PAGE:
Your computer is actually a big contributor to the carbon footprint of your life. Whether you are a developer or a designer, it's important to understand how much energy your computer consumes and how to reduce it.
To improve your carbon footprint, you need to measure it first. Your phone, laptop or desktop you're reading right now consumes energy. The network that transforms files like HTML, CSS, images, or videos consumes energy.
Servers that generate those files, and connect to various databases or APIs all consume energy. All of it eventually run on a computer. And the computer needs energy.
The carbon cost of one kWh depends highly on the country for some countries like Sweden it would be lower for other countries like Poland it's above the global average
It’s complicated, but let us break it down for you.
First, we run a test against your website to get all requests. That includes HTML, CSS, JS, images, and third-party scripts. We know exactly what page requests and what's the size of those assets.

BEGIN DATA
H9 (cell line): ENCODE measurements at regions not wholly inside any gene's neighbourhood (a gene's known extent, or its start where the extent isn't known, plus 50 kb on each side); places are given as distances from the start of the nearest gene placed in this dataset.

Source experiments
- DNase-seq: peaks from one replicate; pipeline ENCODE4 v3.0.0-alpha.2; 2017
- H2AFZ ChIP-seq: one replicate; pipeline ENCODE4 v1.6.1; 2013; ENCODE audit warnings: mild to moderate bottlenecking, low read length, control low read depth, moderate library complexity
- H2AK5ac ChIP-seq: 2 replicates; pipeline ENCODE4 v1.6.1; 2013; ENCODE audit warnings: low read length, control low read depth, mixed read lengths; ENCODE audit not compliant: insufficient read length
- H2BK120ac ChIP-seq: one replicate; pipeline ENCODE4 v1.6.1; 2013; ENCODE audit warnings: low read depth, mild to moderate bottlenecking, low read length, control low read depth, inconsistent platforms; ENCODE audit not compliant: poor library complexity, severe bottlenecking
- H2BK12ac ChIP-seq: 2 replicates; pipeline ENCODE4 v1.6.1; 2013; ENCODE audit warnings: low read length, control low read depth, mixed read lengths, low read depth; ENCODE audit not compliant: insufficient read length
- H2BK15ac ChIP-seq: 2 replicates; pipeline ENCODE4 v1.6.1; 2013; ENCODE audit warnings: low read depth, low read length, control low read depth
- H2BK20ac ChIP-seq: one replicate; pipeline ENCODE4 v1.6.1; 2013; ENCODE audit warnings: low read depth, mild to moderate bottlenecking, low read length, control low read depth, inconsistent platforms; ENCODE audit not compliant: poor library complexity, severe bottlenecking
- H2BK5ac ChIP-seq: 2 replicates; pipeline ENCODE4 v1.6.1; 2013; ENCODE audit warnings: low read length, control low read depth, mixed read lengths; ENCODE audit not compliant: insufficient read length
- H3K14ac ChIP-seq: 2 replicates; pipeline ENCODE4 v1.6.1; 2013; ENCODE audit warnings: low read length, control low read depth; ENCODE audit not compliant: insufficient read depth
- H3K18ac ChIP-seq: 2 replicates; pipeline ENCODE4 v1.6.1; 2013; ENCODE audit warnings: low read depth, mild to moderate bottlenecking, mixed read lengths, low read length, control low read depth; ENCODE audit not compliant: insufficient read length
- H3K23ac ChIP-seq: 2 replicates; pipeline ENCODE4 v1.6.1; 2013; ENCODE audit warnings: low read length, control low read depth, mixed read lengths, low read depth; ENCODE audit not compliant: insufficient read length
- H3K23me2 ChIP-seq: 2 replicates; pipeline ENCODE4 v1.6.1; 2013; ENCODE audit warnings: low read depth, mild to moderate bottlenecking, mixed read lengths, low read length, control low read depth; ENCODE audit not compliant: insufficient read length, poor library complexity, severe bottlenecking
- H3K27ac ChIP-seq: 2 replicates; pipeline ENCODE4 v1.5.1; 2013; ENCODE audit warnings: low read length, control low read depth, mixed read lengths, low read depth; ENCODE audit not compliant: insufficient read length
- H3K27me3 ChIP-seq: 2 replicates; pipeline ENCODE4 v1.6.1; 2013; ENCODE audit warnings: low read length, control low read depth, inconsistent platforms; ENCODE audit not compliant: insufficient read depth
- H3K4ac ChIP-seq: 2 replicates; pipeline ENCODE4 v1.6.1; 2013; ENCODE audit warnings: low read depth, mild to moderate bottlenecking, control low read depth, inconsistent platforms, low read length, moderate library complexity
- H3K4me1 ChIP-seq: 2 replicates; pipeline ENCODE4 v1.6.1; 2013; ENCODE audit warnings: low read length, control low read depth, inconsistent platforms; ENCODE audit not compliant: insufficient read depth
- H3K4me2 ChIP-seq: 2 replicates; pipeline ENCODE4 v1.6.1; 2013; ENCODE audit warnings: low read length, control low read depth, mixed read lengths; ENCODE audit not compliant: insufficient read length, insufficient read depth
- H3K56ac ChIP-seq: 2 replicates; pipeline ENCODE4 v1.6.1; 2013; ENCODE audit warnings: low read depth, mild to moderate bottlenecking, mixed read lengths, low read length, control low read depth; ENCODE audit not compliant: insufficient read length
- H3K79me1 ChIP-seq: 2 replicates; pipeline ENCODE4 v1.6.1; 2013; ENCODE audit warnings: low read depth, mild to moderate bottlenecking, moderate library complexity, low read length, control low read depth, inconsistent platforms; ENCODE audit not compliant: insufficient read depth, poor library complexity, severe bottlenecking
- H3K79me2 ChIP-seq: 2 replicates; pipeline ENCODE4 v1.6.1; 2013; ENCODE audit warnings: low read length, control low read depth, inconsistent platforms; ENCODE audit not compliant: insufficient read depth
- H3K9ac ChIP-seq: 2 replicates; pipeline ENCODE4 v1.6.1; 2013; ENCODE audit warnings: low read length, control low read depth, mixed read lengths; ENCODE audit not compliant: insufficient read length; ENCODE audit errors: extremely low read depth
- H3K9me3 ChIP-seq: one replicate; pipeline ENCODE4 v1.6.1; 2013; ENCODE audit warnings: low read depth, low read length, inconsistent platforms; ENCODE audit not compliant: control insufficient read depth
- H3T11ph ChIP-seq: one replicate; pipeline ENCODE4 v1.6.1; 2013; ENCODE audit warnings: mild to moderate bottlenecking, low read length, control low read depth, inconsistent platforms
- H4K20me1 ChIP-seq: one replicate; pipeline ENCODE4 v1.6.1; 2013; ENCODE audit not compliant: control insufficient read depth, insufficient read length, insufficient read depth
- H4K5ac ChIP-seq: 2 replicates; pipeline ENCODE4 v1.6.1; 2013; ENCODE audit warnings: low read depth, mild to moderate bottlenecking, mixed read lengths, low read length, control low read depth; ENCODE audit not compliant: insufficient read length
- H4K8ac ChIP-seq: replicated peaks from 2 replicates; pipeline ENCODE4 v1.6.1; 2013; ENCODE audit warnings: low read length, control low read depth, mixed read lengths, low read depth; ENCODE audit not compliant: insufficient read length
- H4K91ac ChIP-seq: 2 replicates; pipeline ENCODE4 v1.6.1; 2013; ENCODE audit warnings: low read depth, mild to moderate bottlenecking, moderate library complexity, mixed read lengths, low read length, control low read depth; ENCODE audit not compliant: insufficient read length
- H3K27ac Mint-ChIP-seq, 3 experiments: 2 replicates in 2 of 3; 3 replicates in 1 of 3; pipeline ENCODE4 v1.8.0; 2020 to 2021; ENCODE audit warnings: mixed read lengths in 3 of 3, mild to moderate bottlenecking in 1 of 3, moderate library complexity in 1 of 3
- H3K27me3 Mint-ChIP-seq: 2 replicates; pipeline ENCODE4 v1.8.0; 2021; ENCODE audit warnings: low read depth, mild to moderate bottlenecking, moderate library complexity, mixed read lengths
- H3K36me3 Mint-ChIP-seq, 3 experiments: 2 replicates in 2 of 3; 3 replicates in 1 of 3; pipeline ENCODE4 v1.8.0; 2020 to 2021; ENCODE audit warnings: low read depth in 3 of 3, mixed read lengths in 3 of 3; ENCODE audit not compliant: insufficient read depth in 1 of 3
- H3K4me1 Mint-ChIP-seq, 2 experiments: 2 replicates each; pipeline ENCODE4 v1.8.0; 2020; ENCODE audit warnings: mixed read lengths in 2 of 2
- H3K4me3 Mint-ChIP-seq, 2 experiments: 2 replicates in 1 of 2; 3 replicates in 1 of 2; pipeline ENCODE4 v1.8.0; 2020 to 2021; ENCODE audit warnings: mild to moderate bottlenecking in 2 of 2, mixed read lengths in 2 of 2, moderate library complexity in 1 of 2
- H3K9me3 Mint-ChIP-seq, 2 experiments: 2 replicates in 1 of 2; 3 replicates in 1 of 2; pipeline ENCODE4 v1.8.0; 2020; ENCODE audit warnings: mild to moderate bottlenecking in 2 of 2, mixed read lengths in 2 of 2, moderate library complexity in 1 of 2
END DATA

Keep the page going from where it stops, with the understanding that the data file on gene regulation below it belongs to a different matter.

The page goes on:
Based on this we get the total bytes transferred over the wire. Then we run a CO2.js library. It was created by The Green Web Foundation. It's the biggest organization that focuses on building tools that speed up the transition towards a green Internet.
We use the latest Sustainable Web Design model, which takes into account several variables:
Every country's energy generation is different. Some use fossil fuels, some are more carbon-neutral. And because of it, we need to take that into account.
We get data about countries' electricity generation from Ember Climate, an independent energy think tank that uses data-driven insights to shift the world from coal to clean electricity. Since we know where your users are located, we know what device they use and we know how much data your server transfers to them. Based on this we can calculate the co2 emission in real-time and give you a summary of the total emission for the selected time period.
We use CO2.js to calculate the energy used for every 1GB of data. The metric is universal enough to estimate network, server, and device footprint.
E = [Data Transfer per Visit (new visitors) in GB x 0.81 kWh/GB x 0.75] + [Data Transfer per Visit (returning visitors) in GB x 0.81 kWh/GB x 0.25 x 0.02]
Then we calculate the final carbon emission in grams:
C = E x [Region specific carbon-factor taken from Ember Climate database] g/kWh
You can learn more about the CO2.js calculation in the Sustainable Web Manifesto blog post.